Accepted answer

PagedList requires an IQueryable<MyQuery>. Your query object is of type IQueryable<anonymous-type>. To get an IQueryable<MyQuery> you need to change your select to:

var query = _ABC.Table
            .Join(_DEF.Table, cef => ...etc... })
            .Join(_GHI.Table, extf => ...etc...})
            .Select(jcefn=> new MyObject(){ XYZ = jcefn....etc...});

You do not need .ToList() to turn this into an IQueryable, it already is.

However, if you do want to execute and cache the IQueriable before passing it to the function, you could do

var cachedQuery = query.ToList();
var FPaged = new PagedList<MyObject>(cachedQuery.AsQueryAble<MyObject>(), pageIndex, pageSize);

In most cases this is not what you want. The PagedList requires an IQueryable most likely because it will only retrieve the part of the data that is currently needed for a particular page, leaving the rest of the potentially huge dataset behind the query in the database.

But if you actually want to retrieve all the data only once, and then later turn it into a PagedList, this is the way to go. You can then also reuse the cachedQuery in other places, without causing another database retrieval.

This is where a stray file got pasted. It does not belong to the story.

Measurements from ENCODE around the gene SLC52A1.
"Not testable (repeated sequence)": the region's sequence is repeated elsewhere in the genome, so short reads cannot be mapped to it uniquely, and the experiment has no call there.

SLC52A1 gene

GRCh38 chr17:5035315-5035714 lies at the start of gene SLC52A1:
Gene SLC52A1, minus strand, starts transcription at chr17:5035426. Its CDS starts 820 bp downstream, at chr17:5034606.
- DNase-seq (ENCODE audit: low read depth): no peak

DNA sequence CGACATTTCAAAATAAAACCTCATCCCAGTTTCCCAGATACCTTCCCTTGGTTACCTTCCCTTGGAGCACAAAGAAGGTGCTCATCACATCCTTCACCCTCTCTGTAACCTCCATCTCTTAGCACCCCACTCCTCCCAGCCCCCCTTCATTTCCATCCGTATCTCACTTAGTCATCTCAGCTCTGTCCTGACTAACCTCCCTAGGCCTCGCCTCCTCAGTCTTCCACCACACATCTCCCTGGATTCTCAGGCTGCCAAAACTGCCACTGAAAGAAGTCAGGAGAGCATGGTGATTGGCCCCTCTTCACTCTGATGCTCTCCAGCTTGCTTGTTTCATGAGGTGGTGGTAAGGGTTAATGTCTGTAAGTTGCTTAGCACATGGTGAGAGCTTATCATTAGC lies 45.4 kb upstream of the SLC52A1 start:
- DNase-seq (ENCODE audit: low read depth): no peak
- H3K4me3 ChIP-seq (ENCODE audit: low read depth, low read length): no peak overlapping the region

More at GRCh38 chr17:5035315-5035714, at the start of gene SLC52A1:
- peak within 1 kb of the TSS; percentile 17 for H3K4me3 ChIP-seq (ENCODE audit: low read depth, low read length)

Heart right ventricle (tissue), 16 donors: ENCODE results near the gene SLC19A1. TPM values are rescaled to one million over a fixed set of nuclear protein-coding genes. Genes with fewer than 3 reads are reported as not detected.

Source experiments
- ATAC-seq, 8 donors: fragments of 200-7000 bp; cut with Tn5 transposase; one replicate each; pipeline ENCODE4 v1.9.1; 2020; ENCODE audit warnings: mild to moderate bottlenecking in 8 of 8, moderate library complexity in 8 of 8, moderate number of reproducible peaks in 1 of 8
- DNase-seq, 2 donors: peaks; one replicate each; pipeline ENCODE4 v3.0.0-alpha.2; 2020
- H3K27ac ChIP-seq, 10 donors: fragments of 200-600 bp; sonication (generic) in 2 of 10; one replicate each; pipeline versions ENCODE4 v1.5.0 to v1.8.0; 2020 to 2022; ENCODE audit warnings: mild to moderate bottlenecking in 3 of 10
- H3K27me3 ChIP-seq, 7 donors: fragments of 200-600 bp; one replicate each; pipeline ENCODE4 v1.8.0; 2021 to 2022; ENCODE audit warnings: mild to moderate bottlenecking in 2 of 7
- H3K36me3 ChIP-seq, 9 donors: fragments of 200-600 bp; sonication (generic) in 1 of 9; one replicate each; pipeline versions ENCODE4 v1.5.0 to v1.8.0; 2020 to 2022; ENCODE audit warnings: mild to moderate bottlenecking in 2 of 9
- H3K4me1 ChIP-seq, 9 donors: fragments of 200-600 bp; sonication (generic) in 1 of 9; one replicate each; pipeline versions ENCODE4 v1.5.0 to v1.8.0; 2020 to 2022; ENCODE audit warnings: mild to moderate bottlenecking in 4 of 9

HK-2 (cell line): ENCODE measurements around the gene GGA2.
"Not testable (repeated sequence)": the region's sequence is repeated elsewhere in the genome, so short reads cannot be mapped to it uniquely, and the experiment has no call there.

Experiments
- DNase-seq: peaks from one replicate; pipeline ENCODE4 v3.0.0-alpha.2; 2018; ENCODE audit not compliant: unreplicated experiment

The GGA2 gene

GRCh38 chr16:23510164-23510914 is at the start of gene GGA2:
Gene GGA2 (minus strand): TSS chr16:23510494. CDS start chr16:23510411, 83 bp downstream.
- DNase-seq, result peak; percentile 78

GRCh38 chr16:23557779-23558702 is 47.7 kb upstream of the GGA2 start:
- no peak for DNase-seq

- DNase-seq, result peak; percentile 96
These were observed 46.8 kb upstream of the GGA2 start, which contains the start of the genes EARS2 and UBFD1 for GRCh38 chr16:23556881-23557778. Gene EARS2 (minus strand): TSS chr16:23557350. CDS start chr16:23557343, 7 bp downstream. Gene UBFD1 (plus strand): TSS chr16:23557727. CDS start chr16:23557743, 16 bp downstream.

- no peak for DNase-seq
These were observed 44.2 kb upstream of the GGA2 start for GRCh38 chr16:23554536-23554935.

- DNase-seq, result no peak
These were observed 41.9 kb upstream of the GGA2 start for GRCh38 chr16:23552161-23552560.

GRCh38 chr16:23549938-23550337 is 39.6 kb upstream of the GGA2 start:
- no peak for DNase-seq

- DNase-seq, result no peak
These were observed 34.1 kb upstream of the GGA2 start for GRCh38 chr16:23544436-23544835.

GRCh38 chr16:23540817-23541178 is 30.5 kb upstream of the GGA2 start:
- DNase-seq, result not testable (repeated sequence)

Get rid of the ToList(). You need an IQueryable not an IList

var FPaged = new PagedList(query, pageIndex, pageSize);


Well yes - query.ToList() will return a List<T>, which doesn't implement IQueryable<T>. Indeed, the ToList() would render the paging less useful, as it would all be done locally after fetching the whole table into memory.

Just get rid of the call to ToList() and it may well be fine.

EDIT: Okay, if it's not fine because of the anonymous type, adding a ToList call isn't going to help. You either want to use a query which projects to an IQueryable<MyObject>, or if you really want a paged query for the anonymous type, you could add an extension method:

public static class PagingExtensions
    public static PagedList<T> Paginate<T>(this IQueryable<T> source,
                                           int pageIndex, int pageSize)
        return new PagedList<T>(source, pageIndex, pageSize);

Then you can use:

// TODO: Use a more sensible variable name
var FPaged = query.Paginate(pageIndex, pageSize);

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